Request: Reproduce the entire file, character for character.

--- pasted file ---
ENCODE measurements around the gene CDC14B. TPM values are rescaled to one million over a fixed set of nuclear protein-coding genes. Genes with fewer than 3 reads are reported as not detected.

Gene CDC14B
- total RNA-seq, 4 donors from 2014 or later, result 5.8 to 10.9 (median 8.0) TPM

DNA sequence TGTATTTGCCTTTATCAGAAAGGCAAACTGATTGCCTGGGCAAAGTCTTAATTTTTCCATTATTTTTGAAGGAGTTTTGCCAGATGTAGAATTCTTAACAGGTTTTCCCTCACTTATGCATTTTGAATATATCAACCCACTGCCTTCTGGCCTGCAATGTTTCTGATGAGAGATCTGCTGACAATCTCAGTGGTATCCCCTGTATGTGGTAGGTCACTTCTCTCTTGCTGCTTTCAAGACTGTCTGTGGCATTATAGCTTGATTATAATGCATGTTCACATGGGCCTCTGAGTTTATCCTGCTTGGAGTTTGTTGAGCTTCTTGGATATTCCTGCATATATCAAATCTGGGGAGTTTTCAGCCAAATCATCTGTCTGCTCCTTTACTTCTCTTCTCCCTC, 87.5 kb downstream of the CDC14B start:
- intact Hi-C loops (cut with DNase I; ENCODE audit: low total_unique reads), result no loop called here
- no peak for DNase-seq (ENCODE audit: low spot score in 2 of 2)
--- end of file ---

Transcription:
ENCODE measurements around the gene CDC14B. TPM values are rescaled to one million over a fixed set of nuclear protein-coding genes. Genes with fewer than 3 reads are reported as not detected.

Gene CDC14B
- total RNA-seq, 4 donors from 2014 or later, result 5.8 to 10.9 (median 8.0) TPM

DNA sequence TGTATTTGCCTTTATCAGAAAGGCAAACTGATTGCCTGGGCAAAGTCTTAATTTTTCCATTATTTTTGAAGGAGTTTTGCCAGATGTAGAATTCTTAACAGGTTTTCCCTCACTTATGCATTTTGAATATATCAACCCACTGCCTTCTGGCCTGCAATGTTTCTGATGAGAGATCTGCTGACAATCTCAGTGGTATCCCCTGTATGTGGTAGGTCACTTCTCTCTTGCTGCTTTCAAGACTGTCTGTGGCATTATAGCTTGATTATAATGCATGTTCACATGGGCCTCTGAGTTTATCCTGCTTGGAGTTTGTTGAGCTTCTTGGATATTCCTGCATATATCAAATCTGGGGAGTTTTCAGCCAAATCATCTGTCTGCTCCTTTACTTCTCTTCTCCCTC, 87.5 kb downstream of the CDC14B start:
- intact Hi-C loops (cut with DNase I; ENCODE audit: low total_unique reads), result no loop called here
- no peak for DNase-seq (ENCODE audit: low spot score in 2 of 2)